The past two years have been big. 2020 and 2021 are considered as one of the gloomiest periods in recent Australian history.
We suffered from various structural disruptions to our food system including the black summer 2019/20 bushfires and subsequent smoke haze. Then the COVID-19 pandemic hit with long periods of lockdown and mandatory restrictions.
Although we're accustomed to bushfires, the repercussions of last year's bushfires are far worse compared to previous years. We lost a considerable amount of agricultural produce and biodiversity, as shown in the mainstream media with pictures of dead cattle or land in flames.
Then the COVID-19 pandemic happened.
When you think about the first time you heard about this unknown virus from China, we never thought it was going to last for such a long period.
During the early days of the pandemic, the scenario was chaotic and bizarre among consumers and food suppliers.
People started to panic buy and were anxious about food shortages due to border closures, transportation issues and food supply chain disruptions.
The government and the supermarkets implemented mandatory regulations such as contact tracing, infection controls and limits to the amount of certain foods and products.
As time progressed, we got used to these radical changes in our food system, and we evolved.
Canberrans visited their local shops more frequently. They relied more on their local neighbourhood stores, which played a vital role in reducing food scarcities, and they stayed open throughout the pandemic period.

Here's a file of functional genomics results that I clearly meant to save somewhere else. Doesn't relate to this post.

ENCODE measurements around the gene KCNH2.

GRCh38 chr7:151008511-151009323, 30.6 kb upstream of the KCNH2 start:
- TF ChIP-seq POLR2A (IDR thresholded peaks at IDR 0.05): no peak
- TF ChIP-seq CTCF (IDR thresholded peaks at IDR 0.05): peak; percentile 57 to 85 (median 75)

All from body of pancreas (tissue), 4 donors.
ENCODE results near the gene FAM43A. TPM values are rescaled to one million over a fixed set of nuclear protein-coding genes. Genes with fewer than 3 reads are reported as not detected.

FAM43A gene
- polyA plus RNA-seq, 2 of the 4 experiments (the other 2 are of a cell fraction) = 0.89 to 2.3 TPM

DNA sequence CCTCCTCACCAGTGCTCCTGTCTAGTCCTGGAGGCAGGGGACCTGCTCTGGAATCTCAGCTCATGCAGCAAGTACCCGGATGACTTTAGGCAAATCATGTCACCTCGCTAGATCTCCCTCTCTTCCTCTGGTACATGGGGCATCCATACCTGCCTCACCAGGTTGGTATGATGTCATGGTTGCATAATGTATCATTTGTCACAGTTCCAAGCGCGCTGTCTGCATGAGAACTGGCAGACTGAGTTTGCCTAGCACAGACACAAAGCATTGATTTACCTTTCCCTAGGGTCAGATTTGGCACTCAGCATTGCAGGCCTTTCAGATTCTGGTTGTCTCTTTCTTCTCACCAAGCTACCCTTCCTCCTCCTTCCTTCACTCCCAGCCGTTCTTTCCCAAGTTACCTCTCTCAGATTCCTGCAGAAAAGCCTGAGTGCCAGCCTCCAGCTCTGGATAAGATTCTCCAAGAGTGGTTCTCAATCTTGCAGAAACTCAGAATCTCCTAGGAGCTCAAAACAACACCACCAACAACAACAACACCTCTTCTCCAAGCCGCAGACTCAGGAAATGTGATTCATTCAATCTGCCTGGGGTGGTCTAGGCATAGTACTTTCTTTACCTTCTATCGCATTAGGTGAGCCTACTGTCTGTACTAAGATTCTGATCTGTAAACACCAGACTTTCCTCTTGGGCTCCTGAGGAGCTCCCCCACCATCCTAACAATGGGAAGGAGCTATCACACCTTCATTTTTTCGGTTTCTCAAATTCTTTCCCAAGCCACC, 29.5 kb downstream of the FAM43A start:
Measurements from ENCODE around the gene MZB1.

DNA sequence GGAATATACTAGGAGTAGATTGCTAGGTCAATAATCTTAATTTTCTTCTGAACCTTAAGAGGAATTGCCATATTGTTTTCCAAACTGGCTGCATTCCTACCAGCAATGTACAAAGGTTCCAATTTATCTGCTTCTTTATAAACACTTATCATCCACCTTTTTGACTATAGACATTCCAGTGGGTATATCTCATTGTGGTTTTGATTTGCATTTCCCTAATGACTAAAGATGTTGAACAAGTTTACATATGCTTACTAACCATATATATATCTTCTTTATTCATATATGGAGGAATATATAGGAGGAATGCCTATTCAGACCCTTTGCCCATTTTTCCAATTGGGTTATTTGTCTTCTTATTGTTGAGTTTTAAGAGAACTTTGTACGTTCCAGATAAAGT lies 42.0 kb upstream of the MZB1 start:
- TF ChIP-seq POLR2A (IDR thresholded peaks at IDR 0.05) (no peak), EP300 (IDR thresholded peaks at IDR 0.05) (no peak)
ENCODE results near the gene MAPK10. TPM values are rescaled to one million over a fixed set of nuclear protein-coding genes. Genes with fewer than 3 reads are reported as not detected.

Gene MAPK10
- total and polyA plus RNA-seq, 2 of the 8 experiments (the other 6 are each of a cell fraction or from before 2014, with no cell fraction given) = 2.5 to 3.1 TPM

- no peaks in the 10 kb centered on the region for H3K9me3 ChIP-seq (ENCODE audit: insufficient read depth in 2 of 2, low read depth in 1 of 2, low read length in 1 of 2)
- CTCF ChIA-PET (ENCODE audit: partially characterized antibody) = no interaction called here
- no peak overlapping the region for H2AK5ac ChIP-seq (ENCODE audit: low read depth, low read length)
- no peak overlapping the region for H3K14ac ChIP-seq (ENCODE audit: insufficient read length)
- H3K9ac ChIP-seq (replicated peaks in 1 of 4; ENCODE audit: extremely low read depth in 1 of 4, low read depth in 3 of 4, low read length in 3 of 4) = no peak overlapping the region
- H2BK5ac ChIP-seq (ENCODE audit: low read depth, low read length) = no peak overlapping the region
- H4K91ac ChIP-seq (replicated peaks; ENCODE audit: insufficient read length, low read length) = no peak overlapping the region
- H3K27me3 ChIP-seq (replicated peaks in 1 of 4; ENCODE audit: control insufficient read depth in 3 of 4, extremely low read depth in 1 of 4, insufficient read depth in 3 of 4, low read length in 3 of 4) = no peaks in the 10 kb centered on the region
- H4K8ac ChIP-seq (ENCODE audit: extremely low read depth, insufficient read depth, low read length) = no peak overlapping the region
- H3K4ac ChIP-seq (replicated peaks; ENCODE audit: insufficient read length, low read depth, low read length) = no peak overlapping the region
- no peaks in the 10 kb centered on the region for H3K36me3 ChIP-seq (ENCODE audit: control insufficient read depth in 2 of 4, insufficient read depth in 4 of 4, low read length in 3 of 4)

People preferred to visit their local shops rather than major shopping malls because they did not want to visit larger exposure sites and increase the risk of quarantine.
Some vulnerable people among us suffered severely from these impacts of the pandemic, including people with disabilities, elderly and university students who were away from home and with limited income.
A recent study conducted by the University of Canberra has shown that our local food system has been affected considerably by the pandemic.
As a part of this local food system study, we are looking for local shop owners and managers across the ACT region.
To help, contact email@example.com (or 0475 614 047) to participate in this study and strengthen our local food system.
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